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Post: #3
RE: Jammed finger/Trigger Finger
I jammed my left middle finger about a year ago, pretty bad, while playing basketball. It's now functional and it isn't interfering with my gym work, but its nowhere near 100%. Sometimes if I'm not lifting, but I'm typing a lot, it can get painful.

Here's the tl;dr of the video above, if you fell asleep from this guy's talking like I did:

https://healingtriggerfinger.com/get-rid...er-finger/

Quote:Begin taking a P5P supplement – 100mg to 150mg daily.
Splint the finger – this allows the finger to rest and inflammation to decrease.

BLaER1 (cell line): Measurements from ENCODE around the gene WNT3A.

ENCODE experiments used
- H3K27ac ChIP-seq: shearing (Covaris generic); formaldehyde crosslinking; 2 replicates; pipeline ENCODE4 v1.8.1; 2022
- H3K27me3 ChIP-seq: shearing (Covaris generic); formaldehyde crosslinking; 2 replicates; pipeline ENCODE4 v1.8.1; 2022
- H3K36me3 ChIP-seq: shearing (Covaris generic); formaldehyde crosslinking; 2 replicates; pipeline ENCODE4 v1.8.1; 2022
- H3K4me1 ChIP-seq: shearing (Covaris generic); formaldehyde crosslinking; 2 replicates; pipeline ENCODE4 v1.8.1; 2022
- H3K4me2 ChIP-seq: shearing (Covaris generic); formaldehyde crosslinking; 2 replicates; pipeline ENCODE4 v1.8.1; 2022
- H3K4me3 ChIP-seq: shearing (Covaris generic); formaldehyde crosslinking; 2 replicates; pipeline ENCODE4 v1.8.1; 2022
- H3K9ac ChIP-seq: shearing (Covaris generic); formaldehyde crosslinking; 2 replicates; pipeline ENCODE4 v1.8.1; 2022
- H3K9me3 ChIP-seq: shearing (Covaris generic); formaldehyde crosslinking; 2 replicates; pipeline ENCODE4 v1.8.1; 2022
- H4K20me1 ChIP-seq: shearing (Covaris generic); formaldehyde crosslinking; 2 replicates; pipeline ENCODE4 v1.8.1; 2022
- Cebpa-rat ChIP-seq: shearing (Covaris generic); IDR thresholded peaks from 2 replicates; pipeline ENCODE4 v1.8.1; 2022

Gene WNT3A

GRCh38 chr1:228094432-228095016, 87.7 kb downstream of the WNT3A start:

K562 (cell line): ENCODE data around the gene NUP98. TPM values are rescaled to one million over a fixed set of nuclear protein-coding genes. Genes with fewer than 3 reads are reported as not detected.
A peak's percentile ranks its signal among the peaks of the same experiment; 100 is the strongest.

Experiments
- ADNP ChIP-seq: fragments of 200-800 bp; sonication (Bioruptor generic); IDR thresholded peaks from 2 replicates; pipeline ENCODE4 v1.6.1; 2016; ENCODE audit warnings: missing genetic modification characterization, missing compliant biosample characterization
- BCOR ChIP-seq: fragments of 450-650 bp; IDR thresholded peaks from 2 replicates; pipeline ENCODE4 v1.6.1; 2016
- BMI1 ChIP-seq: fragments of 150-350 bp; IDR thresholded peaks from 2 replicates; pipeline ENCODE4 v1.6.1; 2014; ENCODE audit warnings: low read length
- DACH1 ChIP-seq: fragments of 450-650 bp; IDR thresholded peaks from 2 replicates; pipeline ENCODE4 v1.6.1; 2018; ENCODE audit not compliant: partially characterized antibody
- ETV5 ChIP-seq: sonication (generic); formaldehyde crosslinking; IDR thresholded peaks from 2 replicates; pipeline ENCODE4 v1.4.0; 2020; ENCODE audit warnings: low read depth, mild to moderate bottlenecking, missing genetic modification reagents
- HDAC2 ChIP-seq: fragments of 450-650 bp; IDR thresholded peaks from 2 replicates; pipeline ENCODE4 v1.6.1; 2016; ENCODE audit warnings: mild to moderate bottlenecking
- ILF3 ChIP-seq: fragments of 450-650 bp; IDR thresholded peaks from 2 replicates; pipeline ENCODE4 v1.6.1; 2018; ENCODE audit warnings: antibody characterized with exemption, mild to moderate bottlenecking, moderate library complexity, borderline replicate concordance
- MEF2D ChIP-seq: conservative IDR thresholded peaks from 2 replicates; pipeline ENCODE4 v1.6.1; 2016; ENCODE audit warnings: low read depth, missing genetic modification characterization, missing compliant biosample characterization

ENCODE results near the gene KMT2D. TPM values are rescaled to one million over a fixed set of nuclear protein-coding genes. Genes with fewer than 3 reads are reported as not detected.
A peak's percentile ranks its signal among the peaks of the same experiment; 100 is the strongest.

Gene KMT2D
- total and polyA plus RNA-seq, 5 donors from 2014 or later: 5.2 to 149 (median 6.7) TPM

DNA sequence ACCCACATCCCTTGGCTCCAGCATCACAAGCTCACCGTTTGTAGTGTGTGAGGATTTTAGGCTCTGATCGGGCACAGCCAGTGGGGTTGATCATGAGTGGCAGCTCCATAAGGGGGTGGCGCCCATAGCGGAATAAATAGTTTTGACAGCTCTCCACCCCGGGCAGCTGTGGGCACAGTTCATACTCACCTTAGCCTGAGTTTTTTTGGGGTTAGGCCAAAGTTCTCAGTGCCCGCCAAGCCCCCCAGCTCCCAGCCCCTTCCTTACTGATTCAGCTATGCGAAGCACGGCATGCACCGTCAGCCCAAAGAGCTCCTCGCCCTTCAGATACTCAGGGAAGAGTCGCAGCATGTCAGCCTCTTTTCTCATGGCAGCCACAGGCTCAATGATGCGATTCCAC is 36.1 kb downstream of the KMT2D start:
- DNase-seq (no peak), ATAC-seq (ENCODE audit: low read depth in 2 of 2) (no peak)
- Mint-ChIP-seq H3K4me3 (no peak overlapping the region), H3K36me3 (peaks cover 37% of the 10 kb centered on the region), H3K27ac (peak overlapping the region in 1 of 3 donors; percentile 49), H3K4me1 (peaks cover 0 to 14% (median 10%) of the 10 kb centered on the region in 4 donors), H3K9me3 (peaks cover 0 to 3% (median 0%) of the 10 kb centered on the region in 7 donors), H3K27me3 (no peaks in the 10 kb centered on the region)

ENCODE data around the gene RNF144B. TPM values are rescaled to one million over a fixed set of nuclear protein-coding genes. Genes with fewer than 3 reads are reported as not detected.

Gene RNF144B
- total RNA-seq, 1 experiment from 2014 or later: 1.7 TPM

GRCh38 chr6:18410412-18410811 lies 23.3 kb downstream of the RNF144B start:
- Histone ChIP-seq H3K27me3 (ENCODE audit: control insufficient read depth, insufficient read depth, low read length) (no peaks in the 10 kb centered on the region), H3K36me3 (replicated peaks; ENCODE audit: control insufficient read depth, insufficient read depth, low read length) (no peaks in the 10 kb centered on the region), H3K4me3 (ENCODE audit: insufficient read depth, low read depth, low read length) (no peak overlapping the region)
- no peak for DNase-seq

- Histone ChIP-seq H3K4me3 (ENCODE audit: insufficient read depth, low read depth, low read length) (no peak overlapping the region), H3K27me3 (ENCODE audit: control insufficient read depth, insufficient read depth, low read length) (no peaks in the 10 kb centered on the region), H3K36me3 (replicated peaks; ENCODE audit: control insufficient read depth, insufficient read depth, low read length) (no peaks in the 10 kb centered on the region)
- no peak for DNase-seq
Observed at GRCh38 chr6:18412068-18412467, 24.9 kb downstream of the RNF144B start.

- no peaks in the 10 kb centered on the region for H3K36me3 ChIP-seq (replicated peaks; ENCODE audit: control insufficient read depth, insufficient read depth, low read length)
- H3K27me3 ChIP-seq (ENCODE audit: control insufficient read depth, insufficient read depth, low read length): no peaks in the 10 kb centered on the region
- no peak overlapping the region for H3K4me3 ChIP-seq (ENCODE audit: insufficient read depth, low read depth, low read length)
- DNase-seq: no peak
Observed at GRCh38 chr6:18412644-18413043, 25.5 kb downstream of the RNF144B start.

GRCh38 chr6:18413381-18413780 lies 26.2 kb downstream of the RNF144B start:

Rub the nodule on the tendon firmly. This location is on the palm below the base of the finger – by applying pressure, this can decrease the size of the nodule allowing the affected tendon to glide freely through the sheath.
Apply warm, wet heat and help sooth an aching finger, applying ice after using the hand repetitively can help reduce inflammation.

Any other tips would be appreciated.

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07-26-2018 09:35 AM
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Tully Mars
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RE: Jammed finger/Trigger Finger
I had a similar situation with the middle knuckle of my middle finger.